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Snorkels

Snorkeling is a fun and easy way to discover the underwater world, and compared to SCUBA diving requires relatively little gear. However, the equipment does matter if you want to have a better experience. Good quality fins allow you to swim better, while advanced masks provide a better view at the marine life below you. Before heading out for snorkeling, get to know the basics, and choose your gear wisely.

Snorkel Masks

The mask is your window to the world of the sea, and it should be a real diving or snorkeling mask. Masks with proper construction are shatterproof and can also withstand increased pressure if you decide to hold your breath and dive deeper. Tempered glass is a better material option than plastic, while the skirts should be from silicone, not rubber. Choose a mask with small volume that would not trap too much air or water if it gets inside. Smaller masks are easier to clear and equalising the pressure is also quicker. The nose should stay inside the air pocket to adjust to pressure changes. For the perfect fit, choose a mask with comfortable and adjustable head straps.

Snorkel Tubes

The snorkel tube allows you to breathe with your face underwater. This little tube, also called a snorkel, makes the whole process of snorkeling fun. In terms of length, it should not be too long, because inhaling is harder this way. Opt for medium length, and make sure the snorkel has some attachment to cling it to your mask so that you don't lose it. Mouthpiece comfort is also the key to good snorkeling. Soft silicone is a more convenient option than PVC. Some snorkels also have a special closing feature that stops water from entering when you take a dive. Consider this if you like diving a lot.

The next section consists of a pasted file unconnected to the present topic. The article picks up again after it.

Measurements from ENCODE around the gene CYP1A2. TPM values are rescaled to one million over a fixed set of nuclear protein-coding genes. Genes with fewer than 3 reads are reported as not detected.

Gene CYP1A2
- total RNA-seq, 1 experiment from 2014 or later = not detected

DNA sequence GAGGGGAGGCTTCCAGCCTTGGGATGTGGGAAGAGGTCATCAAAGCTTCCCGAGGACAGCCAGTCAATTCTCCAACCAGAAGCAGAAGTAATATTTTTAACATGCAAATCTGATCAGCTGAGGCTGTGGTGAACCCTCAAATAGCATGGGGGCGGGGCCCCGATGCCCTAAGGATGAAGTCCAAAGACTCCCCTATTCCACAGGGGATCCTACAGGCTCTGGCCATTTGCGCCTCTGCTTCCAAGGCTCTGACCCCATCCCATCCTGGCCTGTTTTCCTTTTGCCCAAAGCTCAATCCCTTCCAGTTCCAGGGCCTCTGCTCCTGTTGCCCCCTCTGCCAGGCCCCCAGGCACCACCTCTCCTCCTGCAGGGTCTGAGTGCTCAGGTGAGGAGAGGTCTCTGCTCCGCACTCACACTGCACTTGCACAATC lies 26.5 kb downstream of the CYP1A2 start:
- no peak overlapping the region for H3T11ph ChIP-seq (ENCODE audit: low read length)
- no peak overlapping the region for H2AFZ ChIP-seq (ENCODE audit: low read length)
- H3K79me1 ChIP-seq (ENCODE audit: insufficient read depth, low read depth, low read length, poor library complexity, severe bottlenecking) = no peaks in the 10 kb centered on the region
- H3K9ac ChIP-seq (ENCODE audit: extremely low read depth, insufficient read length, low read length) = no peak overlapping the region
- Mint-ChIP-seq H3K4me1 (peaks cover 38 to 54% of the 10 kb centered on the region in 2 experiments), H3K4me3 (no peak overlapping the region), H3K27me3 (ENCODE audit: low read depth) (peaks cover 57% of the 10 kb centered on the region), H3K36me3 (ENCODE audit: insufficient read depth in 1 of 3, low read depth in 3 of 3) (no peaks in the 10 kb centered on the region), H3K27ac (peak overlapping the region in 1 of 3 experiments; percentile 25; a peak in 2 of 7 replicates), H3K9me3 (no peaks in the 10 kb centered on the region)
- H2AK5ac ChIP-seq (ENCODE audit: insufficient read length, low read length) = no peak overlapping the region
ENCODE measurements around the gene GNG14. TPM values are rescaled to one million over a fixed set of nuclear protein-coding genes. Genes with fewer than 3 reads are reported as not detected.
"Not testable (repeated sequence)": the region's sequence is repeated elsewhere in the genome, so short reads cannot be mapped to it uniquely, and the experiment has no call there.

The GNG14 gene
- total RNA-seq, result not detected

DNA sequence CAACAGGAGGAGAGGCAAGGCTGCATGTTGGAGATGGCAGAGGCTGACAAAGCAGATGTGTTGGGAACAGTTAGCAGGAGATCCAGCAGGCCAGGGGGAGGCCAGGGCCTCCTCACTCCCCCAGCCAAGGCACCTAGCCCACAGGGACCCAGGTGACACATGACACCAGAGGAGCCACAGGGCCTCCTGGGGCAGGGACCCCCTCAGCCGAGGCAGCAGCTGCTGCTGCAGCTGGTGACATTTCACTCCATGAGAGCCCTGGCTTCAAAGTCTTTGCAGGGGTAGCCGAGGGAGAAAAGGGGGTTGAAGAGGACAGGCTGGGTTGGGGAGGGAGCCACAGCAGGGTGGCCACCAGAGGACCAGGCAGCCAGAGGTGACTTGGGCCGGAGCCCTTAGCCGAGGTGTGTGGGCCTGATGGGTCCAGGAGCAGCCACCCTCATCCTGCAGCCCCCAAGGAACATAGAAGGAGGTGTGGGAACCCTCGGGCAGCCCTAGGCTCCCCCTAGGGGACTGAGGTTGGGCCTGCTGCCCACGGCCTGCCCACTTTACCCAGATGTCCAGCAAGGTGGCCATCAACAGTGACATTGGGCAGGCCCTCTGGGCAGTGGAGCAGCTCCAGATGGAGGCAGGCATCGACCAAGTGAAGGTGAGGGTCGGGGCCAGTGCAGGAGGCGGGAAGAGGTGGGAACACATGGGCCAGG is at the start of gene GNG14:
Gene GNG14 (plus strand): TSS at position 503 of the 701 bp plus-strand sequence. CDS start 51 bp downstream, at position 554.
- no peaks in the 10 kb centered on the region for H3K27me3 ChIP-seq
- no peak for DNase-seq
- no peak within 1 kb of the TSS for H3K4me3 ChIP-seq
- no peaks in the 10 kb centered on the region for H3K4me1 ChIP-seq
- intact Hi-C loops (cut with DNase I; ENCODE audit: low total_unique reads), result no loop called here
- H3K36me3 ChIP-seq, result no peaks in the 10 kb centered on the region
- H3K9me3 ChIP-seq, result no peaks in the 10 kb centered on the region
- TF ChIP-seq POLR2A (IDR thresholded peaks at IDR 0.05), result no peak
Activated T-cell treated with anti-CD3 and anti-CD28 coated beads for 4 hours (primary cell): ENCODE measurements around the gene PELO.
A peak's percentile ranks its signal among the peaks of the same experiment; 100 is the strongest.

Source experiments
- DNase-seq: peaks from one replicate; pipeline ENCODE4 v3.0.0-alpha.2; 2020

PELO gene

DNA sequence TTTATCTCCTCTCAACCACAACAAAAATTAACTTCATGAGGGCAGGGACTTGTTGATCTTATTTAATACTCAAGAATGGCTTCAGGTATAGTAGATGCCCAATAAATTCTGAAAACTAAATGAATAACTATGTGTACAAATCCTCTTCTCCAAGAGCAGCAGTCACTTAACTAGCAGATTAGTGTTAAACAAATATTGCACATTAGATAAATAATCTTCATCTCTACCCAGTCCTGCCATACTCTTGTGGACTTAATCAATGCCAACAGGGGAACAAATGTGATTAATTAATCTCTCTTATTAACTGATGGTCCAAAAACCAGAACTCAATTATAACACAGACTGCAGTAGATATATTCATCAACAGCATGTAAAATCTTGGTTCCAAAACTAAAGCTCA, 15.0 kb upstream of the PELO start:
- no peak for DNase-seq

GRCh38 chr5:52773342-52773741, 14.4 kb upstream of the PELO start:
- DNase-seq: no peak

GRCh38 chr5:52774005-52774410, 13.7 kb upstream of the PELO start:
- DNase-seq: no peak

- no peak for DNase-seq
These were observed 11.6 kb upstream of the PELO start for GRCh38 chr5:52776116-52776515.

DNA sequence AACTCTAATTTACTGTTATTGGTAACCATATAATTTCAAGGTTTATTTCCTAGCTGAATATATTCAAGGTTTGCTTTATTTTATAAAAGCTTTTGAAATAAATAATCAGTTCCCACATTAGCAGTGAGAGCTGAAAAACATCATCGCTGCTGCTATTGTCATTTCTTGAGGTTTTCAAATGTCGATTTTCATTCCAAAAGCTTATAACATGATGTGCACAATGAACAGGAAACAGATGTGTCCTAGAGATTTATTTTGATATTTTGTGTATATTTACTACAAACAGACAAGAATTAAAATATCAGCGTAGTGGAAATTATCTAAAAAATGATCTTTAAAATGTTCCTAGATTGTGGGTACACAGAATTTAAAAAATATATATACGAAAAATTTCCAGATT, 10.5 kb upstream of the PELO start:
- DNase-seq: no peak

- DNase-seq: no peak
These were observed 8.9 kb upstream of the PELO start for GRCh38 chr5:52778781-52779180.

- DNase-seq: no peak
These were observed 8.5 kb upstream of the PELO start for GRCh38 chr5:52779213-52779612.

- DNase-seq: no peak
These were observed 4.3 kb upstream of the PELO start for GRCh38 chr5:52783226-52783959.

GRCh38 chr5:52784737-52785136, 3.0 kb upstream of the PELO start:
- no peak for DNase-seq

Snorkel Fins

SCUBA and snorkeling fins help you move faster in the water, providing a large surface area to push against. They also provide some flotation, keeping you horizontal. Full foot fins are easy to put on and take off and are the first option in warm waters. The open heel fins with neoprene boots are considerably heavier, but fit more snugly and are perfect for colder water. Choose the open heel type if you sometimes also go SCUBA diving, as you can use them for this, too. For basic snorkeling, however, simpler and shorter models will do.

Optional Extras

When snorkeling in cold water, you might consider a neoprene top, SCUBA and snorkeling boots, or a full wetsuit. If you typically snorkel in tropical areas, consider a good sunscreen for the best protection. Finally, you might want a dedicated snorkeling bag, simple mesh, or special duffel bag, to fit all your gear in.

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